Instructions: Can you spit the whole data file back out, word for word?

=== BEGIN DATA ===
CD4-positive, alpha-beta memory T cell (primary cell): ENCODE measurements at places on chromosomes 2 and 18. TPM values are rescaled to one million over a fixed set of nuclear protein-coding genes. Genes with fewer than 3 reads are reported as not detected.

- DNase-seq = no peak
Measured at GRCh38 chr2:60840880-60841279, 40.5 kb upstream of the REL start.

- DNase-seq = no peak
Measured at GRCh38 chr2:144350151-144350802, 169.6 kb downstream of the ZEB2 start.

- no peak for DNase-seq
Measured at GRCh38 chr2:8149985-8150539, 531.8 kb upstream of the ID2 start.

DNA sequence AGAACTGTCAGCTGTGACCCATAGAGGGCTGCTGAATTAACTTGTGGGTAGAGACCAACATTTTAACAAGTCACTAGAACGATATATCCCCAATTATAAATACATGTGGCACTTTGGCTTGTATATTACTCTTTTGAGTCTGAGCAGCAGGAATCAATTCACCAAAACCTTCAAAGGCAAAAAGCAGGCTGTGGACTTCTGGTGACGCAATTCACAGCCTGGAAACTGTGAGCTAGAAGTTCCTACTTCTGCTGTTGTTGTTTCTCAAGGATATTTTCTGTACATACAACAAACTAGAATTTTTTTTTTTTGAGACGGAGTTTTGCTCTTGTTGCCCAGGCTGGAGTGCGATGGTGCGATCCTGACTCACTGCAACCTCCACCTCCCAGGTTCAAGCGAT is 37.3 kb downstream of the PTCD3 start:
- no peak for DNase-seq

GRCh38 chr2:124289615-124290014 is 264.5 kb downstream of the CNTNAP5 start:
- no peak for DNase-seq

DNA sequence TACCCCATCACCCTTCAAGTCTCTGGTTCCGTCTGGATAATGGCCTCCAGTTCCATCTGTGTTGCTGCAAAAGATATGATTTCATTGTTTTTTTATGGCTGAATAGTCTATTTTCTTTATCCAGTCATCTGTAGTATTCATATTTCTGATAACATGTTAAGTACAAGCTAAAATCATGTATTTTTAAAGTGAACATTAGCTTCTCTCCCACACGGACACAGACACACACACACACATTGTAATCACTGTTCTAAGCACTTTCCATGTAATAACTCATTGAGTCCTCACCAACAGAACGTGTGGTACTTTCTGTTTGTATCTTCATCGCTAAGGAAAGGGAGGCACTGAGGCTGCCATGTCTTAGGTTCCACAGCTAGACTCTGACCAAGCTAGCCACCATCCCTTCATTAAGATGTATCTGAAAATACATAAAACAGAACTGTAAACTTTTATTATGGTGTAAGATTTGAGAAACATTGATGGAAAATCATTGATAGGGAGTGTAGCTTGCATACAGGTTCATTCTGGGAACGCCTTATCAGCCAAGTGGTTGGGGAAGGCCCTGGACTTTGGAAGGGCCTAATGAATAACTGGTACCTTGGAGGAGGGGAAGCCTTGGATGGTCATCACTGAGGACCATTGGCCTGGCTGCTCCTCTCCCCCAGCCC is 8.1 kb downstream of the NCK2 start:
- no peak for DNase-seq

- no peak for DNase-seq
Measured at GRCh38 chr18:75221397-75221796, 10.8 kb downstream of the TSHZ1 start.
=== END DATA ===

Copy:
CD4-positive, alpha-beta memory T cell (primary cell): ENCODE measurements at places on chromosomes 2 and 18. TPM values are rescaled to one million over a fixed set of nuclear protein-coding genes. Genes with fewer than 3 reads are reported as not detected.

- DNase-seq = no peak
Measured at GRCh38 chr2:60840880-60841279, 40.5 kb upstream of the REL start.

- DNase-seq = no peak
Measured at GRCh38 chr2:144350151-144350802, 169.6 kb downstream of the ZEB2 start.

- no peak for DNase-seq
Measured at GRCh38 chr2:8149985-8150539, 531.8 kb upstream of the ID2 start.

DNA sequence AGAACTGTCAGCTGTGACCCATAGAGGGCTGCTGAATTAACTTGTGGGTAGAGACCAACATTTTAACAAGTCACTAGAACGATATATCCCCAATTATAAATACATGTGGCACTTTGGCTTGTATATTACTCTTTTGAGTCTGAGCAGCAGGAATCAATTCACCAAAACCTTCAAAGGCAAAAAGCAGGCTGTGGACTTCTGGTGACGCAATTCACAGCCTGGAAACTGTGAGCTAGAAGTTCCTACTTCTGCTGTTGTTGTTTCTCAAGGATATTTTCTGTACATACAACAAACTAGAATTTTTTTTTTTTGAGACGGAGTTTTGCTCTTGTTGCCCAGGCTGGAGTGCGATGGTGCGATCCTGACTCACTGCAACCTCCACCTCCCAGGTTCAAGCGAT is 37.3 kb downstream of the PTCD3 start:
- no peak for DNase-seq

GRCh38 chr2:124289615-124290014 is 264.5 kb downstream of the CNTNAP5 start:
- no peak for DNase-seq

DNA sequence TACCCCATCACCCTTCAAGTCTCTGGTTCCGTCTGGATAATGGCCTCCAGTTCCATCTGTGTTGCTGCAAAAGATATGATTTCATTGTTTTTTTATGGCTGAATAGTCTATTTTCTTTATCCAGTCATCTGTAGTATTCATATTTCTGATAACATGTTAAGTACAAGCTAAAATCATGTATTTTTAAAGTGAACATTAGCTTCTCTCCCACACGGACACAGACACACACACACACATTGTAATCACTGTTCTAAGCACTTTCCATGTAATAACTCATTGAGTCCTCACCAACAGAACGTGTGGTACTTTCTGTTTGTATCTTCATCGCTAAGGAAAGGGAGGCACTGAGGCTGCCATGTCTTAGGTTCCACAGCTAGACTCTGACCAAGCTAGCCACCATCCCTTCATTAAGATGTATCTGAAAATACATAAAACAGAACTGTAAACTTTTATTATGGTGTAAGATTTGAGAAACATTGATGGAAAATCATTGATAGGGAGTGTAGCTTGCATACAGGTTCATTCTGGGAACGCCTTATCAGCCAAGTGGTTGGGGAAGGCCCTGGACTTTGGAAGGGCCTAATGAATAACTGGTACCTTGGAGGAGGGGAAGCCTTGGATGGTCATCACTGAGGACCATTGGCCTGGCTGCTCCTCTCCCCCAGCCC is 8.1 kb downstream of the NCK2 start:
- no peak for DNase-seq

- no peak for DNase-seq
Measured at GRCh38 chr18:75221397-75221796, 10.8 kb downstream of the TSHZ1 start.